Plan the perfect garden with our interactive tool →

Differences in Gerber Daisies & Gerbera Daisies

...
Martin Poole/Digital Vision/Getty Images

Also known as African daisy or Transvaal daisy, the gerber daisy (Gerbera Jamesonii) is a perennial member of the aster/daisy family characterized by a thick green stem, coarse leaves and large, brilliantly colored daisy flowers. Gerber daisies are sometimes referred to as "gerberas," in reference to the plant's genus. Numerous cultivars are available commercially in the nursery trade.

Appearance

Gerber daisies have a low growth habit, reaching heights of about a foot. The plant features a rosette of coarse, slightly hairy leaves that reach up to 10 inches in length. Flowers are 2 1/2 to 4 inches in diameter, and resemble daisies. Flowers sit on 12- to 18-inch stems, and may be pink, orange, white, yellow or red. Both single- and double-flowered varieties are widely available. Plants are typically sold while in bloom.

  • Also known as African daisy or Transvaal daisy, the gerber daisy (Gerbera Jamesonii) is a perennial member of the aster/daisy family characterized by a thick green stem, coarse leaves and large, brilliantly colored daisy flowers.
  • Gerber daisies have a low growth habit, reaching heights of about a foot.

Location

The gerber daisy hails from the Transvaal region of South Africa, though it's widely cultivated in warm climates across the globe. As a landscape plant, gerber daisy may be grown in USDA zones 9 to 11. The plant is tolerant of temperatures as low as 30 degrees Fahrenheit, though prolonged freezing periods will kill the plant to the roots. Gerber daisies may be grown in full sunlight or light shade, though they prefer morning sun and afternoon shade.

Culture

Gerber daisies require a well draining, deep soil that's enhanced regularly throughout the growing season with fertilizer. If grown in compact or poorly draining soils, the plant is likely to suffer from root rot. In the garden, space plants at least a foot apart to allow for proper air circulation. The flower may be propagated by seed or root division, although seeds tend to vary dramatically from one flower to the next.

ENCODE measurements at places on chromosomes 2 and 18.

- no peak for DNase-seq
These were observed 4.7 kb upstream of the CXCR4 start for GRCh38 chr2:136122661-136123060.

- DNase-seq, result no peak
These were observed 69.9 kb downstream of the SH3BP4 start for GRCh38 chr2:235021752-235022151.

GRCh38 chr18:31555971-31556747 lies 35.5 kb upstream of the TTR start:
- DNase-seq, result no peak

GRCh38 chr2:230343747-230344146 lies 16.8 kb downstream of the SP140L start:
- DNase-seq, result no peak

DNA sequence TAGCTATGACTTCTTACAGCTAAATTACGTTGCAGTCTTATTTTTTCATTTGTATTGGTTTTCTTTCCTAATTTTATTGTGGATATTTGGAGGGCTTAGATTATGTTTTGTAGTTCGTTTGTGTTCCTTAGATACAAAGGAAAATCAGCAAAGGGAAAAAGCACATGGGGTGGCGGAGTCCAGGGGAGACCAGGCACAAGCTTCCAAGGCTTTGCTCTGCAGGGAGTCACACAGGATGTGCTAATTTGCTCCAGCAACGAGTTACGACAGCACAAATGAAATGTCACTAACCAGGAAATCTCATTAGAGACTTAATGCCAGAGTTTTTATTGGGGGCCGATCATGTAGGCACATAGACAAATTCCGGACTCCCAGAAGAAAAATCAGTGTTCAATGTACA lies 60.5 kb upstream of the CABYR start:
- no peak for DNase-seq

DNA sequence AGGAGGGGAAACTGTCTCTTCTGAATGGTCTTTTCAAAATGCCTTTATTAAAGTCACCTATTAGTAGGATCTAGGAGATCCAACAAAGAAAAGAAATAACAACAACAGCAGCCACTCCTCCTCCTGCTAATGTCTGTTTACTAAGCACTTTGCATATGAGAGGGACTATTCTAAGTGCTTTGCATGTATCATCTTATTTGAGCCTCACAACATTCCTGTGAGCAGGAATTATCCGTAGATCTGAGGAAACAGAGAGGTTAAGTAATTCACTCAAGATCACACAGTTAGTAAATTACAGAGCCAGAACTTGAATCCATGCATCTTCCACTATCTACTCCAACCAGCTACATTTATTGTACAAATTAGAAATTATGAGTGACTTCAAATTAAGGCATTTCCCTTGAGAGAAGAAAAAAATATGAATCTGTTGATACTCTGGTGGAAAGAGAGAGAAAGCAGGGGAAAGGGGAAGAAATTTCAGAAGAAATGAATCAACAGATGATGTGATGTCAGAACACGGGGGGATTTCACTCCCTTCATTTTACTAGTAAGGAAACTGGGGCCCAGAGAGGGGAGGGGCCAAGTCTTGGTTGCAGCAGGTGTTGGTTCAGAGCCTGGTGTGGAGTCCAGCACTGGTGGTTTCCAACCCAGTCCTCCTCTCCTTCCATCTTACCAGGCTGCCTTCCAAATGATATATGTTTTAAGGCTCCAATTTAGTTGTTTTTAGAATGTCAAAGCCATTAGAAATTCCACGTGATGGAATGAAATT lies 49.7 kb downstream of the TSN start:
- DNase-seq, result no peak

• The gerber daisy hails from the Transvaal region of South Africa, though it's widely cultivated in warm climates across the globe.
  • Gerber daisies may be grown in full sunlight or light shade, though they prefer morning sun and afternoon shade.

Pests

Common gerber daisy pests include leaf miners, caterpillars and cutworms. Leaf miners cause unattractive, squiggly tunnels on the foliage. Remove damaged leaves and use an insecticide if necessary to combat the problem. Caterpillars and cutworms feed on foliage and stems, causing an overall decline in plant health. Remove insects by hand, and pick off seriously damaged leaves. Spider mites may attack in hot, humid weather. Wash off insects or thoroughly spray the plant with insecticide.

  • Common gerber daisy pests include leaf miners, caterpillars and cutworms.
  • Remove damaged leaves and use an insecticide if necessary to combat the problem.

Related Articles

How to Propagate the Blanket Flower
How to Propagate the Blanket Flower
How to Care for an Esperanza Plant
How to Care for an Esperanza Plant
How to Grow Stinging Nettles
How to Grow Stinging Nettles
Osteospermum Plant Care
Osteospermum Plant Care
The Lowest Temperature of Marigold Plants
The Lowest Temperature of Marigold Plants
Are Dahlias Annual or Perennials?
Are Dahlias Annual or Perennials?
How to Care for Cornflower
How to Care for Cornflower
How to Care for Dusty Miller
How to Care for Dusty Miller
The Parts of a Daisy Plant
The Parts of a Daisy Plant
How to Care for Lupine Flowers
How to Care for Lupine Flowers
Do Geraniums Need Full Sun All Day?
Do Geraniums Need Full Sun All Day?
Growing Alstroemeria
Growing Alstroemeria
How to Care for Wilting & Browning Begonias
How to Care for Wilting & Browning Begonias
Is the Lobelia Plant an Annual or a Perennial?
Is the Lobelia Plant an Annual or a Perennial?
How to Care for Dianthus Plants
How to Care for Dianthus Plants
Garden Guides
×